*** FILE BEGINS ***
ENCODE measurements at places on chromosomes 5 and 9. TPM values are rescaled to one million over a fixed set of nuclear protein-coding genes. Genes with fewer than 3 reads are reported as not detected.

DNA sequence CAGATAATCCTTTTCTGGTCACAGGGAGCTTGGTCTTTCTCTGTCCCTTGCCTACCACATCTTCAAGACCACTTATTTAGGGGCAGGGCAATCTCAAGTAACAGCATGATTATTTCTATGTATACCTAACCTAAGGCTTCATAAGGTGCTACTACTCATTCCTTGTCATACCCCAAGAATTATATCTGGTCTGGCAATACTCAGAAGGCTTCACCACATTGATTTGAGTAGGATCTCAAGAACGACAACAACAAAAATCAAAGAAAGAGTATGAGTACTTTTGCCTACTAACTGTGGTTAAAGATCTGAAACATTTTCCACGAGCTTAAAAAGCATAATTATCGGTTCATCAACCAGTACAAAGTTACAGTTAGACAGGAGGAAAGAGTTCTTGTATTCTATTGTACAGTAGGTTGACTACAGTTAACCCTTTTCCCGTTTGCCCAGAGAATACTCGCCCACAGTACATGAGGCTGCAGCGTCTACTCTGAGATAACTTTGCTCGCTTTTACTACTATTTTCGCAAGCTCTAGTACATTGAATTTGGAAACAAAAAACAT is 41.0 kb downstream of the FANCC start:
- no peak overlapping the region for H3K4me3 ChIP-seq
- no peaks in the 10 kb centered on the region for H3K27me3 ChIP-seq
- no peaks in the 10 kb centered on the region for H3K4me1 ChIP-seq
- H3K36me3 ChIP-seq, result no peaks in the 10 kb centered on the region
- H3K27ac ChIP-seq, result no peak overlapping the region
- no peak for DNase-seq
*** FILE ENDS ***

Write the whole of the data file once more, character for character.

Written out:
ENCODE measurements at places on chromosomes 5 and 9. TPM values are rescaled to one million over a fixed set of nuclear protein-coding genes. Genes with fewer than 3 reads are reported as not detected.

DNA sequence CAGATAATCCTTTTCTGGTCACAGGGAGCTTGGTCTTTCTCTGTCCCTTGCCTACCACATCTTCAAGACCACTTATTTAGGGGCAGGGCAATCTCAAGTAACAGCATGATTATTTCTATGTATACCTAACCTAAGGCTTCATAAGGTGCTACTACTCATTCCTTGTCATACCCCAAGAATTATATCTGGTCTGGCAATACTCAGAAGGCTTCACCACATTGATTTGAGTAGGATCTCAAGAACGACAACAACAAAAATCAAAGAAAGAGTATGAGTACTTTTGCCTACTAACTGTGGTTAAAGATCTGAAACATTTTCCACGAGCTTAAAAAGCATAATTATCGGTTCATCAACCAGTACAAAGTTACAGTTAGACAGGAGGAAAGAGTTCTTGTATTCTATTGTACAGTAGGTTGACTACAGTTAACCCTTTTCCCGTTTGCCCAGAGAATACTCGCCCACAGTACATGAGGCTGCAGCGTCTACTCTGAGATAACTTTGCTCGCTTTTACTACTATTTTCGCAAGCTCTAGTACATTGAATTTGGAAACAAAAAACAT is 41.0 kb downstream of the FANCC start:
- no peak overlapping the region for H3K4me3 ChIP-seq
- no peaks in the 10 kb centered on the region for H3K27me3 ChIP-seq
- no peaks in the 10 kb centered on the region for H3K4me1 ChIP-seq
- H3K36me3 ChIP-seq, result no peaks in the 10 kb centered on the region
- H3K27ac ChIP-seq, result no peak overlapping the region
- no peak for DNase-seq